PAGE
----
Even from a his sickbed up to his demise, Seoul Olympic bronze medalist Lepoldo Serantes did not show any signs of agony. He was in pain, but he remained in high spirits. His last image was of a man in complete peace.
On Wednesday morning, Serantes succumbed to a lingering pulmonary illness at the age of 59 at the Veterans Memorial Hospital.
Serantes, whose wife died in 2019, has been in and out of the hospital for several years due to a lung ailment and heart problems. Starting this January, his condition took from bad to worse as he was intubated several times.
“Hanggang sa huli, you proved that you are the best fighter. So proud of being your daughter. I love you Papa,” said Serantes’ daughter, Leodelyn, in a social media post.
Even from his sickbed, Serantes kept his social media friends updated whenever he could. Even from his sickbed, with clenched fist and while intubated, he congratulated the Tokyo Olympics medalists.
In all his travails, he was always thankful to the Philippine Sports Commission and its chairman William Ramirez for regularly providing him financial assistance for his medical needs.
Last August 15, Chooks-to-Go president Ronald Mascariñas came to the aid of the retired Philippine Army 2nd Lieutenant by providing him with a monthly allowance of P100,000 for life. His daughter Leodelia received his first monthly cheque, which turned out to be the last. Chooks-to-Go, though, made a commitment to continue the monthly P100,000 allowance for the surviving immediate family of Sernates up to one year.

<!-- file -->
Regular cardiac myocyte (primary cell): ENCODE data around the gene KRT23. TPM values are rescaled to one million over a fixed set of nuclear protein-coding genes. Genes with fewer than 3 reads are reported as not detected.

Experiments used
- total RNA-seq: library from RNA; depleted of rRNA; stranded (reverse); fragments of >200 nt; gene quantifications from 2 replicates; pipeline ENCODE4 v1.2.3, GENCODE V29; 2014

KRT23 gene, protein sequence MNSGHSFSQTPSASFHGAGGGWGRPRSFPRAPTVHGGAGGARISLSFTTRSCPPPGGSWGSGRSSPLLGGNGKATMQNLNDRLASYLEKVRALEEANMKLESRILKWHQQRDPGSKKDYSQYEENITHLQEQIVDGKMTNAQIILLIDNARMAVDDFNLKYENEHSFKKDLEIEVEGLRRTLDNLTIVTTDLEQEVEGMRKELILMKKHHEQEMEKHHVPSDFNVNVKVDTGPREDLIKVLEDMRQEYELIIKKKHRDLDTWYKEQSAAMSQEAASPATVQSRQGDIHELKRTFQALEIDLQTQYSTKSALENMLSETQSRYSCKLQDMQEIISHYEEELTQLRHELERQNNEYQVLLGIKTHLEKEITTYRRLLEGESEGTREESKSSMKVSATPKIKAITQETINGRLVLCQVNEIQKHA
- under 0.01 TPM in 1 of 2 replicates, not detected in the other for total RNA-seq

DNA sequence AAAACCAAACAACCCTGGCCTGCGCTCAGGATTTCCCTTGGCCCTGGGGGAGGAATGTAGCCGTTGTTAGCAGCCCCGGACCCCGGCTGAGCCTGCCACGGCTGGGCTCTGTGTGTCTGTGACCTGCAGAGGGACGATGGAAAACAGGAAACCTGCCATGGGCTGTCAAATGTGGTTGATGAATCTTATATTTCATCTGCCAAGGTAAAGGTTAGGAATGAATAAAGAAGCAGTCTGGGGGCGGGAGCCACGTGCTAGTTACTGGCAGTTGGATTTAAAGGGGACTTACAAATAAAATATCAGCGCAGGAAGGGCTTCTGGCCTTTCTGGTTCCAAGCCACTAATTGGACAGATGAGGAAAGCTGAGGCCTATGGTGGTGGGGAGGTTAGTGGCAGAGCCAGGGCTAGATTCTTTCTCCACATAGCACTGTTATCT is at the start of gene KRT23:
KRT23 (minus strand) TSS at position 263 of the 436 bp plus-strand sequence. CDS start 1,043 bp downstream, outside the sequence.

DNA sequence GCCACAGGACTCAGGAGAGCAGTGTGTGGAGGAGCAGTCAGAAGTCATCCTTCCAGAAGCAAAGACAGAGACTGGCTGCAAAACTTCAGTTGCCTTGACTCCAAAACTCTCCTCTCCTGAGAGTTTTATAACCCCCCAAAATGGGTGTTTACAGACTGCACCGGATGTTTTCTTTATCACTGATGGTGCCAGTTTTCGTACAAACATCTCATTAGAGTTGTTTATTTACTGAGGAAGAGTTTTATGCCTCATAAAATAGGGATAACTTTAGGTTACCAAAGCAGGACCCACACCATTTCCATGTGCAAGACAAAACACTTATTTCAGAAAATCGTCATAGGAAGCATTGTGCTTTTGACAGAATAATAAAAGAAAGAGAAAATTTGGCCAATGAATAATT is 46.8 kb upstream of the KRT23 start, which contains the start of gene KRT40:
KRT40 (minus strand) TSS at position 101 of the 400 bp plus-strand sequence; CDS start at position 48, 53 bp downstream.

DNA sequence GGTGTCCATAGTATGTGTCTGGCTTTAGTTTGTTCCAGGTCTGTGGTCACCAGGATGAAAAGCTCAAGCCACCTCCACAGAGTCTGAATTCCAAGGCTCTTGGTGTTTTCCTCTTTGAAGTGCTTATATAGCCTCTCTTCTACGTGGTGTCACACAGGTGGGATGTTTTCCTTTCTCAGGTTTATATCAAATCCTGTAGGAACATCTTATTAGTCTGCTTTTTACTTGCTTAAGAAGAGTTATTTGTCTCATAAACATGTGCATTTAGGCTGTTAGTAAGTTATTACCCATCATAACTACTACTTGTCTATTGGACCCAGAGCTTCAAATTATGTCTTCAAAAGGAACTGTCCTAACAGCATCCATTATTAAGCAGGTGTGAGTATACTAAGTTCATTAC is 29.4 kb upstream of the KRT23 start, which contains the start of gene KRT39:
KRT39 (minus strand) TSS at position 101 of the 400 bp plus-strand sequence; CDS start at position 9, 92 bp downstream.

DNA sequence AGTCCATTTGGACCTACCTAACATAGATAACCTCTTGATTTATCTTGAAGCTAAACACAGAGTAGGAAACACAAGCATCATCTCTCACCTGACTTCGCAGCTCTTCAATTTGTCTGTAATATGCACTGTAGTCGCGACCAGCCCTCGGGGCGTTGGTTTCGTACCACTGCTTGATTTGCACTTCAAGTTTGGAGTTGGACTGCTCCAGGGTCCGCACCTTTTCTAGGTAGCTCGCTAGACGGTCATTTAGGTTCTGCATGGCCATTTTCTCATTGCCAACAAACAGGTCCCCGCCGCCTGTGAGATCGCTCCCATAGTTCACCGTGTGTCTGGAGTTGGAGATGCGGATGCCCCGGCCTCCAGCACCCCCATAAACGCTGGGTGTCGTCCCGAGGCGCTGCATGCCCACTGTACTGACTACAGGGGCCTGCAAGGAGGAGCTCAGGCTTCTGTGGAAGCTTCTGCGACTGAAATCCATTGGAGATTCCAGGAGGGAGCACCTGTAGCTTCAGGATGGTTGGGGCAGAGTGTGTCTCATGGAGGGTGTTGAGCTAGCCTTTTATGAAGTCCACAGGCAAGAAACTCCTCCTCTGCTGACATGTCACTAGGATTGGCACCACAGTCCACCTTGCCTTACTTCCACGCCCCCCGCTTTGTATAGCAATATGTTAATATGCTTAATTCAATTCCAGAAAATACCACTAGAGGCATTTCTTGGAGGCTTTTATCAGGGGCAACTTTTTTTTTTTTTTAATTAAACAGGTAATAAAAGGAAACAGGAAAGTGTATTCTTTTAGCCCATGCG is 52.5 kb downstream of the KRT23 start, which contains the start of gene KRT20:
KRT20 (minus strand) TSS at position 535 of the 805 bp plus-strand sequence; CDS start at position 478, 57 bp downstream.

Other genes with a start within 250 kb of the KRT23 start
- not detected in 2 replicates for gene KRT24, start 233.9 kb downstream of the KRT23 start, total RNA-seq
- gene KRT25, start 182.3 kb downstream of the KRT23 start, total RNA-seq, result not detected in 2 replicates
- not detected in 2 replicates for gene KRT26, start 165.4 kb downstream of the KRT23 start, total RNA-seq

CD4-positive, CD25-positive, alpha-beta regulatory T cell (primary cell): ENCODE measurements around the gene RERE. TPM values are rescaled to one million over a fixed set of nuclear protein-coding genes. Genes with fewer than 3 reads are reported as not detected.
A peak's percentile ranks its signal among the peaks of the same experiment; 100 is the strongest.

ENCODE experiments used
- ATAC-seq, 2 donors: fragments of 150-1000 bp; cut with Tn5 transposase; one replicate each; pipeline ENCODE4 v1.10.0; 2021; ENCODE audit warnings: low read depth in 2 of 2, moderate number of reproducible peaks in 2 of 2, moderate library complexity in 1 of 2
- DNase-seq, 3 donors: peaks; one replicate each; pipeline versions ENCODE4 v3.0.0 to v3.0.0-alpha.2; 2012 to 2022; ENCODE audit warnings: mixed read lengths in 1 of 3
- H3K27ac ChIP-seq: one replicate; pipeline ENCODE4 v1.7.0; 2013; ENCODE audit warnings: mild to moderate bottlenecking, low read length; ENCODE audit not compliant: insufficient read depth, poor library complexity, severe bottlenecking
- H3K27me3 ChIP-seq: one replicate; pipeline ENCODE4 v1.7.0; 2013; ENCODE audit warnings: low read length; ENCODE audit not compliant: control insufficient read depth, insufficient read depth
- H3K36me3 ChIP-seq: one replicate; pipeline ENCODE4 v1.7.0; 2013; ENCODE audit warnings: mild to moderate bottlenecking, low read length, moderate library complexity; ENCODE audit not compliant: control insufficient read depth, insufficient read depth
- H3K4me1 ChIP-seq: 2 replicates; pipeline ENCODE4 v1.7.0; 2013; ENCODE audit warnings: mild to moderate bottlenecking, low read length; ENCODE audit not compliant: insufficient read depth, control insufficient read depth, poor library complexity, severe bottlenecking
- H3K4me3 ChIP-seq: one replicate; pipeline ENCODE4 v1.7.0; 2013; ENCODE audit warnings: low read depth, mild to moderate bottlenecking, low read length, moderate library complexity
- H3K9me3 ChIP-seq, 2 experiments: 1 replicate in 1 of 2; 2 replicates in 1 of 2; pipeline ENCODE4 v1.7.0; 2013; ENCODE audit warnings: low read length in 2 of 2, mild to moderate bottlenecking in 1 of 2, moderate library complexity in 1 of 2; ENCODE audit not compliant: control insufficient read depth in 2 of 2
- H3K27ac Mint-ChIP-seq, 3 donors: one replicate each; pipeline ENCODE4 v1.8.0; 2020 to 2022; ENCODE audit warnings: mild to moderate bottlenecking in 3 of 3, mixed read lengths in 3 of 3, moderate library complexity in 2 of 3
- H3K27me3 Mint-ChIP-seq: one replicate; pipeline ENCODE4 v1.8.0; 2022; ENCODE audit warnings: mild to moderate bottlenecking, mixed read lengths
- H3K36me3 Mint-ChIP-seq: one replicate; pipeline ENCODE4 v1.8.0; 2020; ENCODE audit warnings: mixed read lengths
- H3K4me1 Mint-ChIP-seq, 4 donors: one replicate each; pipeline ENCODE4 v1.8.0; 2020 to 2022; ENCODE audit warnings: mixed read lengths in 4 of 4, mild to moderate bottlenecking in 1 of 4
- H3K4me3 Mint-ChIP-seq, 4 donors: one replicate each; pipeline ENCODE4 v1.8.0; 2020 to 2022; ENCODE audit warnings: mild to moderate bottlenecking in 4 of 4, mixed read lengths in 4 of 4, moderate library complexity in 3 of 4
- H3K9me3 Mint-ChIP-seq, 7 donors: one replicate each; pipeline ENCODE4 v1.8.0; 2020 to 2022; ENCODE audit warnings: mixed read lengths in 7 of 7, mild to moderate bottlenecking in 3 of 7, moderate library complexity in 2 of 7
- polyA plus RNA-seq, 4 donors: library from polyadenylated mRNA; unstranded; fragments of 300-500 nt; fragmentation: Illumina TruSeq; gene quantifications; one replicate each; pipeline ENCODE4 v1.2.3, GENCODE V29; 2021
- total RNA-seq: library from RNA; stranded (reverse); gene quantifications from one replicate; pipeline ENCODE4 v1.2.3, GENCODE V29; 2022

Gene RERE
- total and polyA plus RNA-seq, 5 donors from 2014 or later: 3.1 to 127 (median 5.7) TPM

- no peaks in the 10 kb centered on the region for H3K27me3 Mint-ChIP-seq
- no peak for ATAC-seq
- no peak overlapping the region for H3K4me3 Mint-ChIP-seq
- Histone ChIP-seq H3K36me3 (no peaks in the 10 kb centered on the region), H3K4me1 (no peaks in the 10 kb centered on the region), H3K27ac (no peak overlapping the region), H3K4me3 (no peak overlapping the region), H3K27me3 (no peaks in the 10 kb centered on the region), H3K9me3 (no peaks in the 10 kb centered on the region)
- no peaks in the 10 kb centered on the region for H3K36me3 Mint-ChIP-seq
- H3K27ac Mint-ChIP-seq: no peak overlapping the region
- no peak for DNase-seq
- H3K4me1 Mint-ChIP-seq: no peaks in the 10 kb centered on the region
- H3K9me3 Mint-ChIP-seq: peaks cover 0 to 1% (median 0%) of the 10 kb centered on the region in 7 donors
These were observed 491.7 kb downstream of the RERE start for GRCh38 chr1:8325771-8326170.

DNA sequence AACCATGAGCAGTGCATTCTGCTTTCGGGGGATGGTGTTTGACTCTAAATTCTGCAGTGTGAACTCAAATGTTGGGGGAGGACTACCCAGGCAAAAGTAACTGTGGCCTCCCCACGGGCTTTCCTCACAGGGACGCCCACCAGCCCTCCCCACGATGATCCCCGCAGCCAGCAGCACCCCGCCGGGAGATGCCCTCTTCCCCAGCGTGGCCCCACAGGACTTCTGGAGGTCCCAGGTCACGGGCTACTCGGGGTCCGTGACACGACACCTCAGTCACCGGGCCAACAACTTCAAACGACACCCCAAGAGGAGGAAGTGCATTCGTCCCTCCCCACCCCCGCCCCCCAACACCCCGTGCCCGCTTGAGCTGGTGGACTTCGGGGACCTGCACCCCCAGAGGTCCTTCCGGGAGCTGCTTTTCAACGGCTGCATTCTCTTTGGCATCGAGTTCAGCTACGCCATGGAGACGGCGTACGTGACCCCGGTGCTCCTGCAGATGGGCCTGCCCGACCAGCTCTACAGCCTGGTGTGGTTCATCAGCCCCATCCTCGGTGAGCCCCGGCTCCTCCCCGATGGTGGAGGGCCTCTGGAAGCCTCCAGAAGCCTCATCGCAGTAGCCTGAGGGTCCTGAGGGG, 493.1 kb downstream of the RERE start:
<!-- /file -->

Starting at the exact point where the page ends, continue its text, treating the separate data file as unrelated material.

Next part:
Chooks-to-Go though will be on hand to assist Serantes up to his final resting place.
“We’re now coordinating with the family to provide financial assistance for his burial. Their initial request is to assist them in transferring Leopoldo to Cavite,” Chooks-to-Go official Mel Macatangay told the Manila Standard.
“It deeply saddens me to know the passing of a true sports hero. The whole country is in mourning,” said Mascariñas. “We are now in coordination with his family to provide financial assistance for his burial.”
The Association of Boxing Alliances of the Philippines, through secretary-general Ed Picson, said ABAP president Ricky Vargas expressed his condolences to the bereaved family, saying “the country will always remember Serantes for the honor and joy he brought to the country as an Olympic medalist. We are saddened by his passing.”
Serantes was one of the recent batch of 10 sports legends enshrined into the Philippine Sports Hall of Fame.
Among his co-inductees were basketball player Robert Jaworski, swimmer Eric Buhain, track and field star Elma Muros-Posadas and 1988 Olympic gold medalist Arianne Cerdena of bowling.
Serantes settled for bronze following a loss to Bulgarian Ivailo Khristov in boxing’s light-flyweight semifinals of the 1988 Summer Games in Seoul, South Korea. He defeated three boxers from Egypt, Liberia and Morocco before losing in the semis.
It was a highly celebrated medal as it came 24 years after the Philippines grabbed a silver, courtesy of another boxer Anthony Villanueva at the 1964 Tokyo Olympics.
Serantes was also noted for being the only gold medalist for the Philippine boxing team in the 1985 Southeast Asian Games in Bangkok, defeating hometown bet Supad Boonrowd in the men’s 48kg final. He also successfully defended his title in the 1987 Southeast Asian Games in Indonesia.